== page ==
“As I add antique samplers into my collection I always take everything apart and reframe, most of the time I can’t use the frame as it isn’t deep enough for spacers. I make a little pouch and add the handmade nails and any other bits and bobs and info and seal into the back of the frame.”
She sent along this photo of a piece of needlework that hadn’t been framed with UV glass to protect the fabric… “The picture above illustrates what happens to stitching not properly framed. The dark color is what the fabric should be, the light is all bleached out over the years…If you go through the trouble of stitching an heirloom piece it should be treated as such.”
After that, I’m slightly terrified to post these photos because I’m afraid Birgit will come to my house to smack me. However, these little needlepoint and embroidery pieces were things that I made when I was a kid, so I’m not too concerned about the heirloom quality.
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These were some framed embroidery pieces that my Grandmother made, and my daughter paired them with some Beatles album covers. This is clearly a more casual presentation, but it’s appropriate for a teenage girl’s bedroom.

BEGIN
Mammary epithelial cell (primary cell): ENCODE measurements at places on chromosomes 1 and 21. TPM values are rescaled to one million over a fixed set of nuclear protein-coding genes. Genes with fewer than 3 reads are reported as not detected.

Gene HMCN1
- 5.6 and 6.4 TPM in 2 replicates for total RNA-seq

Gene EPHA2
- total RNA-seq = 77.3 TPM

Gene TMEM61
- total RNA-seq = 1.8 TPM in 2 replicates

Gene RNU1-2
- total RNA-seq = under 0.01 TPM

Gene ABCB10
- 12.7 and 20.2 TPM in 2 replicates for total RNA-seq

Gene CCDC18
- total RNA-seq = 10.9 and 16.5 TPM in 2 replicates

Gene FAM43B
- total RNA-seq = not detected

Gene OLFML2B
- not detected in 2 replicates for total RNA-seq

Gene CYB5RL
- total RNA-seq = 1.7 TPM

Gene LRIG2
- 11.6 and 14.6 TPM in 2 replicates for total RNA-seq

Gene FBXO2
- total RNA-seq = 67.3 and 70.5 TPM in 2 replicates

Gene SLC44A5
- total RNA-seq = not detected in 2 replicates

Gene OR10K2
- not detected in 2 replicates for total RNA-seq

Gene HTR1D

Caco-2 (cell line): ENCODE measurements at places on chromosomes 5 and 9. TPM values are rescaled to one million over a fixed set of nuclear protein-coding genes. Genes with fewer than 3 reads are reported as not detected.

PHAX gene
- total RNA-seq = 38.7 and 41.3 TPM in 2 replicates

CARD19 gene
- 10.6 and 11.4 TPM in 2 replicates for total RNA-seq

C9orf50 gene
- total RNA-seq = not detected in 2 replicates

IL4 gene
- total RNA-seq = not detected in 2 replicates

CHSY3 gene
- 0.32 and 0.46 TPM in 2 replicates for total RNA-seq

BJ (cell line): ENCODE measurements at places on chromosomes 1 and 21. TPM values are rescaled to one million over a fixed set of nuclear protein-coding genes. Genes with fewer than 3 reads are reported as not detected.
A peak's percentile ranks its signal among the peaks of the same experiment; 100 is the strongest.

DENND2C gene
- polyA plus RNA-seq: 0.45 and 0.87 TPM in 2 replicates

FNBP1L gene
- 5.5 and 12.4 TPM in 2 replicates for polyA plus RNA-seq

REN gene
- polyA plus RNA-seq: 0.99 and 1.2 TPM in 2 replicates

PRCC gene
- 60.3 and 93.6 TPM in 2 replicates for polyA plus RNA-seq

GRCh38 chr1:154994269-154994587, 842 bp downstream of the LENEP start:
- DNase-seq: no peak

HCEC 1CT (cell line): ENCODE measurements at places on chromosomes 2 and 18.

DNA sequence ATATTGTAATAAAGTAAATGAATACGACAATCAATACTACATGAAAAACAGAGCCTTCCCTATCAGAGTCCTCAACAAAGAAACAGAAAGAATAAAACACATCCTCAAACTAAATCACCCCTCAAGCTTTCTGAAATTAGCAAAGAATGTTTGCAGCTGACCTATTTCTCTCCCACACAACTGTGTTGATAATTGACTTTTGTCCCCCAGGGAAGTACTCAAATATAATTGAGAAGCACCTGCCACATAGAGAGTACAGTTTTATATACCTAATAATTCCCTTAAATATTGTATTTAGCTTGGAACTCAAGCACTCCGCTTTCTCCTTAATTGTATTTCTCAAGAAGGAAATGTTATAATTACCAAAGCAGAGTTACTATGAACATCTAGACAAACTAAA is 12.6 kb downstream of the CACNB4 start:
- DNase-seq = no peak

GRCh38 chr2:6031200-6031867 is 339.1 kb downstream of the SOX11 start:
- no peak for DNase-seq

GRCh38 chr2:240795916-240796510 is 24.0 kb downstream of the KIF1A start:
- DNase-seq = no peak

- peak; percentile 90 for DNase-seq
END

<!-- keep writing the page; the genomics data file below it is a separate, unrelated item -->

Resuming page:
Georgia, owner of Scamp and Friends, says that her mother displayed her counted cross stitch framed and matted. However, Georgia has a lot of functional embroidered items including cork purses, computer bags, wall hangings, lap robes, baby quilts, and dog bandanas.
Joanne, owner of Krysallyss Kreations, says “I display and gift my embroidery in many ways, pillows, bags, towels but I also wrap canvases that can be hung or shelf sitters.”
This leads me to the next category of how to display needlework, which is how to show off your more functional embroidered or needlework items.
How to display needlework that you also use.
Some machine-embroidered items are on display by virtue of being used on a regular basis, like monogrammed towels, hats, or dog bandanas. Others are used occasionally, like machine-embroidered blankets and baby quilts, and they can be displayed as room decor when they’re not being used.
Catherine, owner of Memory Thread Co, says “I would say that you don’t have to leave embroidery to be displayed in a static way. It doesn’t just have to be hung on a wall. Many of my products are items that you can carry with you – handkerchiefs or patches to be sewn into clothing.”